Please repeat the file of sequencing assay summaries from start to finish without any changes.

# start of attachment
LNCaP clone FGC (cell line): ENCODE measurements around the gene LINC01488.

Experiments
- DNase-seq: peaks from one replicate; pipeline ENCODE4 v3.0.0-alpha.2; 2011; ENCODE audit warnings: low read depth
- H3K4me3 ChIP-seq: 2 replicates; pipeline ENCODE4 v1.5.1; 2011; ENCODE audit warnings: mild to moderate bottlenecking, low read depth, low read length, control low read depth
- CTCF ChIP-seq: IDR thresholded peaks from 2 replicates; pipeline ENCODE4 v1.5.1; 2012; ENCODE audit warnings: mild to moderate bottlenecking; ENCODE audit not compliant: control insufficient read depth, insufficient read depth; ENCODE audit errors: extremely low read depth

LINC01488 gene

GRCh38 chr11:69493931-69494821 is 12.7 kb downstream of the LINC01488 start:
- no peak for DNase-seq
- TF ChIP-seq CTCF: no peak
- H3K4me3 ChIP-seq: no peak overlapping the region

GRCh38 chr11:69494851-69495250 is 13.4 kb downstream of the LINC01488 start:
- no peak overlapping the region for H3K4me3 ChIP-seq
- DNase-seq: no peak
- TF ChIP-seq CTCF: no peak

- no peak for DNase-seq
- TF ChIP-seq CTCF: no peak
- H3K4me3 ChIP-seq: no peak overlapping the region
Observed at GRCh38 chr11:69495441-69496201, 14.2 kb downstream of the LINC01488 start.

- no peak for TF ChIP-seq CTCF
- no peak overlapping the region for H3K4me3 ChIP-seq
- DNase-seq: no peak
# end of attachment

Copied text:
LNCaP clone FGC (cell line): ENCODE measurements around the gene LINC01488.

Experiments
- DNase-seq: peaks from one replicate; pipeline ENCODE4 v3.0.0-alpha.2; 2011; ENCODE audit warnings: low read depth
- H3K4me3 ChIP-seq: 2 replicates; pipeline ENCODE4 v1.5.1; 2011; ENCODE audit warnings: mild to moderate bottlenecking, low read depth, low read length, control low read depth
- CTCF ChIP-seq: IDR thresholded peaks from 2 replicates; pipeline ENCODE4 v1.5.1; 2012; ENCODE audit warnings: mild to moderate bottlenecking; ENCODE audit not compliant: control insufficient read depth, insufficient read depth; ENCODE audit errors: extremely low read depth

LINC01488 gene

GRCh38 chr11:69493931-69494821 is 12.7 kb downstream of the LINC01488 start:
- no peak for DNase-seq
- TF ChIP-seq CTCF: no peak
- H3K4me3 ChIP-seq: no peak overlapping the region

GRCh38 chr11:69494851-69495250 is 13.4 kb downstream of the LINC01488 start:
- no peak overlapping the region for H3K4me3 ChIP-seq
- DNase-seq: no peak
- TF ChIP-seq CTCF: no peak

- no peak for DNase-seq
- TF ChIP-seq CTCF: no peak
- H3K4me3 ChIP-seq: no peak overlapping the region
Observed at GRCh38 chr11:69495441-69496201, 14.2 kb downstream of the LINC01488 start.

- no peak for TF ChIP-seq CTCF
- no peak overlapping the region for H3K4me3 ChIP-seq
- DNase-seq: no peak